Lest we forget: migration to and from Europe

The theme of Refugee Week 2019 (17th-23rd June) is ‘You, me and those who came before’. This month, we’re exploring the history of migration, the experiences of refugees through the generations, and the vital importance of remembering the past in order to build a better future. 

After the end of World War II, Europe embarked on an overhaul of its own foundations with the aim of ensuring lasting peace and security. Political leaders were shocked by emerging stories of atrocities committed across the continent, and collectively demonstrated that capacity for decisive action triggered by compassion that is sorely lacking today. As governments grappled with the task of achieving reconciliation amid overwhelming international grief, one thing became clear: the atrocities of war must never be repeated – and therefore, must never be forgotten.

One of the major challenges facing European leaders in 1945 was the relocation of millions of civilians displaced by the war. In Germany alone, 11 million people were foreigners by the end of World War II. While the Western response to this migration crisis – including the foundation of UNHCR – is well-known and frequently celebrated, less attention is paid to the countries that housed Europeans further afield. In fact, many families were unable to remain or return home, and eventually found safety beyond European borders.

Records show, for example, that during and after World War II, thousands of Polish people expelled from their homes or freed from internment camps found safety on other continents – in countries such as India, Uganda, Mexico and New Zealand. One research paper details the stories of children who made these journeys, with many citing the experience as incredibly positive, in spite of fear and uncertainty – not only due to the security found abroad, but also because of the hospitality they encountered. Many interviewees say their host countries allowed them to regain their freedom, and their childhood. The participants, now elderly, describe with fondness how their host communities met them with food and drink, and how they played with local children.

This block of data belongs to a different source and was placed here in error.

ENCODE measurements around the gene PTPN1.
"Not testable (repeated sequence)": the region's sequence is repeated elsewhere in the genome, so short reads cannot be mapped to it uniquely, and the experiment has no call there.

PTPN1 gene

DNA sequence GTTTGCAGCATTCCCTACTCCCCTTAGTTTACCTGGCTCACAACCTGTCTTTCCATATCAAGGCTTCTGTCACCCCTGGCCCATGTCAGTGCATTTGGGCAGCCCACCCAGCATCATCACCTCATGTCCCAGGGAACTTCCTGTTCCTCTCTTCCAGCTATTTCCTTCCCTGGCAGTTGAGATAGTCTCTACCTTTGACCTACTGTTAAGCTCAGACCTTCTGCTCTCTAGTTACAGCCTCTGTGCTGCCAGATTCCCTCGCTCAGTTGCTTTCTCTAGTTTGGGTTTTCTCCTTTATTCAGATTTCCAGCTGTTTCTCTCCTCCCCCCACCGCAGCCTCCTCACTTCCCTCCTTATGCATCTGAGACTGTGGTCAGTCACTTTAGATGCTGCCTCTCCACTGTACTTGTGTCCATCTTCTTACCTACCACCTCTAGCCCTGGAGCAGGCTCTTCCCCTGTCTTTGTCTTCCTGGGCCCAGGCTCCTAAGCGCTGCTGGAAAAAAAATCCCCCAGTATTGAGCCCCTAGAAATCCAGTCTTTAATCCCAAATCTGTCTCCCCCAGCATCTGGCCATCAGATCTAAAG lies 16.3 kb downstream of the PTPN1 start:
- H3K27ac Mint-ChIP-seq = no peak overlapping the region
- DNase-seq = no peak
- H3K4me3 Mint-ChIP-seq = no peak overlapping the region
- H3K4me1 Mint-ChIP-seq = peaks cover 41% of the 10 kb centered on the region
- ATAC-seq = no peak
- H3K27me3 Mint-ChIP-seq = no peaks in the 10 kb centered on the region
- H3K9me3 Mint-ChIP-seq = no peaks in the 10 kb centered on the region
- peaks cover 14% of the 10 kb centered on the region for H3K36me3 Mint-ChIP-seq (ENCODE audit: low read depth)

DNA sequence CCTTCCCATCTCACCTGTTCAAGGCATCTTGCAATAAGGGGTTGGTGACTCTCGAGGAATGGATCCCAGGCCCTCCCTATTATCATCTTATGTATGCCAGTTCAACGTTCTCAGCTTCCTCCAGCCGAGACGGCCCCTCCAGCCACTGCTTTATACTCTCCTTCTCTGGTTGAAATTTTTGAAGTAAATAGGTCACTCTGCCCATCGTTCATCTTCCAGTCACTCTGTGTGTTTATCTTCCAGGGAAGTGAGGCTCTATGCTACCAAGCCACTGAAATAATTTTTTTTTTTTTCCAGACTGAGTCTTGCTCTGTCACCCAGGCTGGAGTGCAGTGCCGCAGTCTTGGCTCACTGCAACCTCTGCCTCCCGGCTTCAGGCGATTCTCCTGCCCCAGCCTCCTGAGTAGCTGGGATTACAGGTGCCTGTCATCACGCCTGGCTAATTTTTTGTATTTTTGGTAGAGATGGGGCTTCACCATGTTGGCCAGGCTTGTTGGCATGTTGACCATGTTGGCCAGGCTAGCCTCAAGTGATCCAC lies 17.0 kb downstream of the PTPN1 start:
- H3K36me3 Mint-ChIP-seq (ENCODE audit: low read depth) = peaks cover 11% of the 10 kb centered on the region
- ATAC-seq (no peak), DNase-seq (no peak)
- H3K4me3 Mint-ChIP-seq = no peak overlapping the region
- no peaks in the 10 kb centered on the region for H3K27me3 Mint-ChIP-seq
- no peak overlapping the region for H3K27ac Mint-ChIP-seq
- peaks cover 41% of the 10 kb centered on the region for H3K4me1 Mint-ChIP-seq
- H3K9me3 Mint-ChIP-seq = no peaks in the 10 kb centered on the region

A recent documentary covers the story of a Polish woman who travelled through various countries to eventually find shelter in Tanzania. The film, created by her grandson, includes a short piece of footage from her arrival: happy and smiling, she is an ordinary girl who could be anyone’s granddaughter, anyone’s grandmother.

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Despite the widespread horrors of colonialism – ongoing at the time of the refugee exodus from Europe – this documentary suggests that Polish refugees found a warm welcome in Africa, and that their interactions with locals were based on mutual exchange. When many returned to Europe years later – as colonialism was finally being dismantled – it was the warmth and compassion of their host communities that still resonated in their hearts. Since then, many have visited their erstwhile homes to remember, give thanks, and bring commemorative gifts.

Today, most refugees are coming into Europe, rather than fleeing the continent. After decades of relative peace and economic prosperity, Europe is no longer a place of fear and chaos, but a place of safety. Meanwhile, around the globe, others are forced to flee, as climate change, conflict, and the far-reaching consequences of colonialism continue to take their toll. The same hatred that fed the horrors of World War II – such as accusations of ethnic or religious inferiority – is now directed at new people. The same daily struggle to put food on the table draws lines on new faces.

In Greece today, 45% of refugees are children – children with the same innocence, the same fears, and the same rights as the Polish children who were forced to flee their homes some 80 years ago. Many come from parts of the world where European children found shelter after 1945. When Europeans fled, they were welcomed with open arms. Communities that were often not wealthy themselves gave what they could, in countless individual acts of empathy and humanity.

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Today’s refugee children could be anyone’s daughters or sons, and some day they could be anyone’s grandmothers or grandfathers. When we say ‘lest we forget’, or ‘never again’, perhaps our minds turn first to young men in trenches, and the brutality of war itself. But also not to be forgotten are those whose lives were uprooted by war, and the communities that welcomed them. Let us not forget all those who helped the innocent knocking at their doors – or their grandchildren, whose lives are in peril today.

 

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